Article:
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The mother kangaroo method
International interest

The Mother Kangaroo Method is supported by UNICEF’s Regional Office for Latin America and the Caribbean. The WHO, in addition to rewarding a prize to the authors of the innovation, has supported the implementation of the Mother Kangaroo Method.

The programme’s norm of feeding solely with breast milk is consistent with the World Health Organisation, which considers milk from the baby’s mother to be ideal in that it provides specific nutrients for the pre-term infant, along with equally specific immunological components, and it allows for the adaptation of immature digestive organs (WHO 1985, and Anderson 1986).

The method has been applied at Hammersmith Hospital in London, with good results. Tube feeding of babies under 1,500 grams diminished; recovery from severe illnesses improved and, thanks to the kangaroo position implemented in this intensive care unit, did not require prolonged hospital stays (Whitelaw and Sleath, 1985). Babies were cared for in the kangaroo position from as early as three days after birth, and it was observed that the position stimulated the production of breast milk. In addition, babies who weighed less than 700 grams were able to maintain their body temperature and not suffer periods of apnea. A similar experience took place in Dusseldorf, Germany and at the Soenderborg Hospital in Denmark, where the method was used successfully and achieved stable respiration in children fed orally (Anderson 1989, and Moeller-Jensen 1987). In Sweden maternal breast feeding was allowed in the kangaroo position in addition to supplements the infants were receiving.

In 1986, at the San Gabriel Hospital in La Paz, Bolivia, a programme was implemented for babies weighing more than 1,000 grams. During the first year, the programme followed 25 babies with gestational ages between 34 and 36 weeks and with birth weights of between 1,501 and 2,000 grams (Yasick et al, 1986). The hospital stays reported during follow-up were 12 days. The most frequent causes of illness during followup were connected with the respiratory tract. The study also reported that aspects of psychomotor development, coordination and adaptation, as well as language development, were completely normal, even reaching higher parameters than those of babies cared for traditionally in incubators. In 1987, a programme of early discharge was begun at the Mother and Child Institute in Lima, Peru (Urquizo, 1988). During that year, 70 premature babies were treated whose gestational ages were between 32 and 36 weeks and whose birth weights were between 1,400 and 2,000 grams. The average hospital stay for half of the babies was one week. Brazil has more than 60 Mother Kangaroo Programmes, with known results and benefits.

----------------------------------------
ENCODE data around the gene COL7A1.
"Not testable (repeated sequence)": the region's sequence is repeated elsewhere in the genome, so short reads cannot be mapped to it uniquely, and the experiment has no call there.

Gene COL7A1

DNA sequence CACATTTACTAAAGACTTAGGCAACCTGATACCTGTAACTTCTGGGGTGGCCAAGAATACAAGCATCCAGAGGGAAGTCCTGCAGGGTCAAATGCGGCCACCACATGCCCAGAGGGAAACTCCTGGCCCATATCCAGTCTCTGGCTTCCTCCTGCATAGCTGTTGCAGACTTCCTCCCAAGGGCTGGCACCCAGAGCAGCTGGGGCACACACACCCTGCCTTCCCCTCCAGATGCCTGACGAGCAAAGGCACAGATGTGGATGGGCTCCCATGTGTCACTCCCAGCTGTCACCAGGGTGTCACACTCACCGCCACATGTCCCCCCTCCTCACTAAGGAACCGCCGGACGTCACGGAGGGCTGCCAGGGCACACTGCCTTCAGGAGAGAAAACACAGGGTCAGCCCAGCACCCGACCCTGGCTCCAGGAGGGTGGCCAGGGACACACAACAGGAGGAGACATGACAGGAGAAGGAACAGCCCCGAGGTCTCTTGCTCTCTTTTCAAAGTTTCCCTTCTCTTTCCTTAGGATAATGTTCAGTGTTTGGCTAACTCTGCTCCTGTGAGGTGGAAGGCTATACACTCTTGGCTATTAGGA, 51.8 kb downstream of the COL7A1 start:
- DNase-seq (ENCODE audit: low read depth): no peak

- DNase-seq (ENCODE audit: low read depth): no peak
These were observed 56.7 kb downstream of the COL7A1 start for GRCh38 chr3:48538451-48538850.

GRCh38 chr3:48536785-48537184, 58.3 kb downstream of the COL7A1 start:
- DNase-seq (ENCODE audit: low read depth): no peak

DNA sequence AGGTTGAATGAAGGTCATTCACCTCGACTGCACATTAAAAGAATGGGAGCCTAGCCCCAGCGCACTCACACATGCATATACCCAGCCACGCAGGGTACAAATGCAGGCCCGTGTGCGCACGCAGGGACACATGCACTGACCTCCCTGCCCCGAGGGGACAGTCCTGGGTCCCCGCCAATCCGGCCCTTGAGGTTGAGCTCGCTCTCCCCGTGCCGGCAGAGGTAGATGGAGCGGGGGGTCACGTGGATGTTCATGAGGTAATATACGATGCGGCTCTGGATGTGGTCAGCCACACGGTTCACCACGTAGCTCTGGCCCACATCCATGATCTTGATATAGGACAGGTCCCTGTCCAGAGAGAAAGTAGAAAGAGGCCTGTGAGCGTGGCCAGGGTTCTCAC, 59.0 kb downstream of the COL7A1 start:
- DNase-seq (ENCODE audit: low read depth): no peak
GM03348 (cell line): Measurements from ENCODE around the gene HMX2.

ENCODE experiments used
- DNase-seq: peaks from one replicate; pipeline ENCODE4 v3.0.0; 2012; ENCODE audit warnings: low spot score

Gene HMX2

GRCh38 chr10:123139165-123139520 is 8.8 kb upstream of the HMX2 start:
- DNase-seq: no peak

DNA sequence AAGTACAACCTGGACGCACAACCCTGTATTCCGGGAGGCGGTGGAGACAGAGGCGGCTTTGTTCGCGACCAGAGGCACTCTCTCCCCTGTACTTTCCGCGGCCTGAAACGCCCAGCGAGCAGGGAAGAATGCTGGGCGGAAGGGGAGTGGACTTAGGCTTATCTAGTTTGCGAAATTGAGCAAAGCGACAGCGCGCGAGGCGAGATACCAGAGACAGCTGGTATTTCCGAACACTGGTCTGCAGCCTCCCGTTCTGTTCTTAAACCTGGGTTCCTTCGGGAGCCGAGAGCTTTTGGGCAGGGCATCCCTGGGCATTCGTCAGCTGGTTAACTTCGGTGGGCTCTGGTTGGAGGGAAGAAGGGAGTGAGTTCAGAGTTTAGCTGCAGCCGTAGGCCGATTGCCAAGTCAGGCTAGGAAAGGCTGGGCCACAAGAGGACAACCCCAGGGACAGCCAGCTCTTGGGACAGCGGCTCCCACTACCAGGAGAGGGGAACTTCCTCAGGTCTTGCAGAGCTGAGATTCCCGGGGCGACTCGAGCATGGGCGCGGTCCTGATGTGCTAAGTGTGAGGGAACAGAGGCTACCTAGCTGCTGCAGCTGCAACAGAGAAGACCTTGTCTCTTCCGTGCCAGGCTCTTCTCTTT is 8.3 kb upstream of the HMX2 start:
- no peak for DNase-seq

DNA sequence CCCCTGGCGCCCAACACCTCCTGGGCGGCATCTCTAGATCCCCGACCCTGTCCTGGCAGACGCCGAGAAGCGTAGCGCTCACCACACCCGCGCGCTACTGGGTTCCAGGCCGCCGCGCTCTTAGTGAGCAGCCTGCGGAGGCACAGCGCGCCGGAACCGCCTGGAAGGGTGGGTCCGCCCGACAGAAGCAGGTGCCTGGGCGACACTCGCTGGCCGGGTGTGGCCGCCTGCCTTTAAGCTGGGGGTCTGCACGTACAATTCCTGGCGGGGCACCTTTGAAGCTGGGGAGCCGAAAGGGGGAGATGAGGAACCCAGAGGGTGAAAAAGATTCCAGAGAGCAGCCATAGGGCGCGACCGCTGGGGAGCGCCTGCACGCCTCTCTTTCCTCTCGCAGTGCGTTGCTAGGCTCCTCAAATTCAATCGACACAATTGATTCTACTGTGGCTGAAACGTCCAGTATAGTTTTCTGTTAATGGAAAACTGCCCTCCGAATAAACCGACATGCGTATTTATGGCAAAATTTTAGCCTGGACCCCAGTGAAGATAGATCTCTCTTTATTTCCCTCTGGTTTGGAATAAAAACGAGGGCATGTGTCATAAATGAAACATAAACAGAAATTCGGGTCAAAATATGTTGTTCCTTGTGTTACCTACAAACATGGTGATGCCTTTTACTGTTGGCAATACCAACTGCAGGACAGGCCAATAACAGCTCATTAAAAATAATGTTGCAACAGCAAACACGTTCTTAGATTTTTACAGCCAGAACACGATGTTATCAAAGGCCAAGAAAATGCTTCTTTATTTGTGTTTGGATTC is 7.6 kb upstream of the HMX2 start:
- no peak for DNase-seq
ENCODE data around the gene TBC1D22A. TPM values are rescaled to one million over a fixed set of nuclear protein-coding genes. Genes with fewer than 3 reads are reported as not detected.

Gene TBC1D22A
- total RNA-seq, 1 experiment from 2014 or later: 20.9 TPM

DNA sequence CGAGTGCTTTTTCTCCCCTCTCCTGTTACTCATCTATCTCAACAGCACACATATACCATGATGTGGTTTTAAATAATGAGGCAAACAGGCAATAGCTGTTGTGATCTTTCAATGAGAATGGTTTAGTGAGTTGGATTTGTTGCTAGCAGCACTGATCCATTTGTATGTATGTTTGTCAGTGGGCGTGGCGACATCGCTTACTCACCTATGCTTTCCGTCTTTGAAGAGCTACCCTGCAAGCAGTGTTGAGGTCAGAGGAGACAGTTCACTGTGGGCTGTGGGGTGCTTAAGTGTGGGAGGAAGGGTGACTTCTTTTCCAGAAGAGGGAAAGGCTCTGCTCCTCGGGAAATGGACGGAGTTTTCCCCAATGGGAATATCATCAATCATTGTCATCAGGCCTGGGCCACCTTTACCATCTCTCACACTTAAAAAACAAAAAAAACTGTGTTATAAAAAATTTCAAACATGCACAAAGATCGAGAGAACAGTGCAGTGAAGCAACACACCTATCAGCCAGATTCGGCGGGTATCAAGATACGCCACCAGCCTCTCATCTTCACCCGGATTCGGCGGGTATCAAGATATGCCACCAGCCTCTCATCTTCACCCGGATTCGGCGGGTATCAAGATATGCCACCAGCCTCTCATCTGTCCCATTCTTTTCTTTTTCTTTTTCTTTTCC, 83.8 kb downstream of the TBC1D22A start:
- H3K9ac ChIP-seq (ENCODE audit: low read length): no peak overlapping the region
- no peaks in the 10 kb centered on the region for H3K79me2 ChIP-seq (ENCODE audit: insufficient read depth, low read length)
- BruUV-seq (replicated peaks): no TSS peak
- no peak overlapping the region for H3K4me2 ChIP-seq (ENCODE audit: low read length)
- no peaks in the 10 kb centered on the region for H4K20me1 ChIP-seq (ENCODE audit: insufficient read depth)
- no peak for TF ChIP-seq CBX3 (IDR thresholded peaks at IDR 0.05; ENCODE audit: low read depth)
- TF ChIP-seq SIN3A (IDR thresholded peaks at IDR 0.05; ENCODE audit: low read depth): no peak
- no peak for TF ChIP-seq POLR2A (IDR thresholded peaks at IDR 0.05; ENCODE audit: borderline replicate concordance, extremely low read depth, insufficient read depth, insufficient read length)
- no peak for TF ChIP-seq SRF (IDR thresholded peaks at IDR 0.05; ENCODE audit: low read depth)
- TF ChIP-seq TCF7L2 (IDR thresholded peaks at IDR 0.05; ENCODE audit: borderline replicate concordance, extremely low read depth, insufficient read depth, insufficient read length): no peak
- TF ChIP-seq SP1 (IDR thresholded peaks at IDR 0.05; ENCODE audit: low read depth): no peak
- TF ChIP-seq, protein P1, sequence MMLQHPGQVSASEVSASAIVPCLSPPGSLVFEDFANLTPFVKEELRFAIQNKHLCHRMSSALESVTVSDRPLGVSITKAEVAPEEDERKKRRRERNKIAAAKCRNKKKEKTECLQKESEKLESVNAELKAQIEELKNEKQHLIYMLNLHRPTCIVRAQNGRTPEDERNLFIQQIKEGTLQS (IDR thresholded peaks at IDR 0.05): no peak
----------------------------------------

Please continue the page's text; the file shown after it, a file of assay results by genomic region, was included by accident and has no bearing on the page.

Replications of the Mother Kangaroo Method, and similar experiences, have been carried out in other cities in Colombia. In Bogota other hospital institutions have initiated early discharge programmes. In Latin America there are Mother Kangaroo Programmes in Bolivia, Brazil, Costa Rica, Cuba, Ecuador, El Salvador, Guatemala, Honduras, Mexico, Nicaragua and Peru.

The industrialised countries that have replicated the Mother Kangaroo Method include Germany, Denmark, Spain, the United States, France, England, Italy, Holland and Sweden, among others.